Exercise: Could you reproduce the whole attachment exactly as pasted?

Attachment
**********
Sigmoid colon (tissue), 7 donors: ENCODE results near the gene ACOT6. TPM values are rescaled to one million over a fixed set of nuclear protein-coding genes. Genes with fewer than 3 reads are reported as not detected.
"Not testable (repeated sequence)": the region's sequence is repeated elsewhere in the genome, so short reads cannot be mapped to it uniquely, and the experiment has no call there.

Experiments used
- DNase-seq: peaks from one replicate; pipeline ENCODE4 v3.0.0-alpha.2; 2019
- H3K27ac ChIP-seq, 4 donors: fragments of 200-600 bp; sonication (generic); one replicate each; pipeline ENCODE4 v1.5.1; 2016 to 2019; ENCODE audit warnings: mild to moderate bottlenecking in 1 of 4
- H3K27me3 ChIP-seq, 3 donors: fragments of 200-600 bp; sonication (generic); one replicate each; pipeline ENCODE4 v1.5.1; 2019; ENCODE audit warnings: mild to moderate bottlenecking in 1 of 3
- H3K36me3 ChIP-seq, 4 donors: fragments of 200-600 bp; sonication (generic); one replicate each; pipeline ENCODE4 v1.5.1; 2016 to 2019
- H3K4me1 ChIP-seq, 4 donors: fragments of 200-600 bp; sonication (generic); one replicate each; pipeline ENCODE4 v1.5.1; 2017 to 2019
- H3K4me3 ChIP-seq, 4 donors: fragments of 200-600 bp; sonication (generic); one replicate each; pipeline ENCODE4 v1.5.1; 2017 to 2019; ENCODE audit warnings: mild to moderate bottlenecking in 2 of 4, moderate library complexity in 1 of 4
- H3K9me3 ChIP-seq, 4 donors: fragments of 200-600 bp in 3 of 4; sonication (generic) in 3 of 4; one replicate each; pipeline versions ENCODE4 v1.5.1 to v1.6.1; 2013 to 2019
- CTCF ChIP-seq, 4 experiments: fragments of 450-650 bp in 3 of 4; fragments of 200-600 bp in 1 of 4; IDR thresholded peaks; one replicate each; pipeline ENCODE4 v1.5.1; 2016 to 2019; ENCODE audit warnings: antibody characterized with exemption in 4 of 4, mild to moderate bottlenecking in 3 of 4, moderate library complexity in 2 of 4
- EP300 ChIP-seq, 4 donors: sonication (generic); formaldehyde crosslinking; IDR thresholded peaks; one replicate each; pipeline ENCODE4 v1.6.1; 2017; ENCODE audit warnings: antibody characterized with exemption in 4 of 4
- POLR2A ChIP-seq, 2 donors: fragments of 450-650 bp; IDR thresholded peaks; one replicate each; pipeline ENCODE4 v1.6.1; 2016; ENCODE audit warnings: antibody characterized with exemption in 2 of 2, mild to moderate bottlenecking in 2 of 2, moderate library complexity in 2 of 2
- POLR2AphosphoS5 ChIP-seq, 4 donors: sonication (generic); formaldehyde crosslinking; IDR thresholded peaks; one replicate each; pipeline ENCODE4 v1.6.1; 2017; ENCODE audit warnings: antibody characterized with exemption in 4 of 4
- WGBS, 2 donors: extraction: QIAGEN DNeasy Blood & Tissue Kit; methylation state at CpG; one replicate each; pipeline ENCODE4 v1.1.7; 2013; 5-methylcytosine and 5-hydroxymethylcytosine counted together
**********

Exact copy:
Sigmoid colon (tissue), 7 donors: ENCODE results near the gene ACOT6. TPM values are rescaled to one million over a fixed set of nuclear protein-coding genes. Genes with fewer than 3 reads are reported as not detected.
"Not testable (repeated sequence)": the region's sequence is repeated elsewhere in the genome, so short reads cannot be mapped to it uniquely, and the experiment has no call there.

Experiments used
- DNase-seq: peaks from one replicate; pipeline ENCODE4 v3.0.0-alpha.2; 2019
- H3K27ac ChIP-seq, 4 donors: fragments of 200-600 bp; sonication (generic); one replicate each; pipeline ENCODE4 v1.5.1; 2016 to 2019; ENCODE audit warnings: mild to moderate bottlenecking in 1 of 4
- H3K27me3 ChIP-seq, 3 donors: fragments of 200-600 bp; sonication (generic); one replicate each; pipeline ENCODE4 v1.5.1; 2019; ENCODE audit warnings: mild to moderate bottlenecking in 1 of 3
- H3K36me3 ChIP-seq, 4 donors: fragments of 200-600 bp; sonication (generic); one replicate each; pipeline ENCODE4 v1.5.1; 2016 to 2019
- H3K4me1 ChIP-seq, 4 donors: fragments of 200-600 bp; sonication (generic); one replicate each; pipeline ENCODE4 v1.5.1; 2017 to 2019
- H3K4me3 ChIP-seq, 4 donors: fragments of 200-600 bp; sonication (generic); one replicate each; pipeline ENCODE4 v1.5.1; 2017 to 2019; ENCODE audit warnings: mild to moderate bottlenecking in 2 of 4, moderate library complexity in 1 of 4
- H3K9me3 ChIP-seq, 4 donors: fragments of 200-600 bp in 3 of 4; sonication (generic) in 3 of 4; one replicate each; pipeline versions ENCODE4 v1.5.1 to v1.6.1; 2013 to 2019
- CTCF ChIP-seq, 4 experiments: fragments of 450-650 bp in 3 of 4; fragments of 200-600 bp in 1 of 4; IDR thresholded peaks; one replicate each; pipeline ENCODE4 v1.5.1; 2016 to 2019; ENCODE audit warnings: antibody characterized with exemption in 4 of 4, mild to moderate bottlenecking in 3 of 4, moderate library complexity in 2 of 4
- EP300 ChIP-seq, 4 donors: sonication (generic); formaldehyde crosslinking; IDR thresholded peaks; one replicate each; pipeline ENCODE4 v1.6.1; 2017; ENCODE audit warnings: antibody characterized with exemption in 4 of 4
- POLR2A ChIP-seq, 2 donors: fragments of 450-650 bp; IDR thresholded peaks; one replicate each; pipeline ENCODE4 v1.6.1; 2016; ENCODE audit warnings: antibody characterized with exemption in 2 of 2, mild to moderate bottlenecking in 2 of 2, moderate library complexity in 2 of 2
- POLR2AphosphoS5 ChIP-seq, 4 donors: sonication (generic); formaldehyde crosslinking; IDR thresholded peaks; one replicate each; pipeline ENCODE4 v1.6.1; 2017; ENCODE audit warnings: antibody characterized with exemption in 4 of 4
- WGBS, 2 donors: extraction: QIAGEN DNeasy Blood & Tissue Kit; methylation state at CpG; one replicate each; pipeline ENCODE4 v1.1.7; 2013; 5-methylcytosine and 5-hydroxymethylcytosine counted together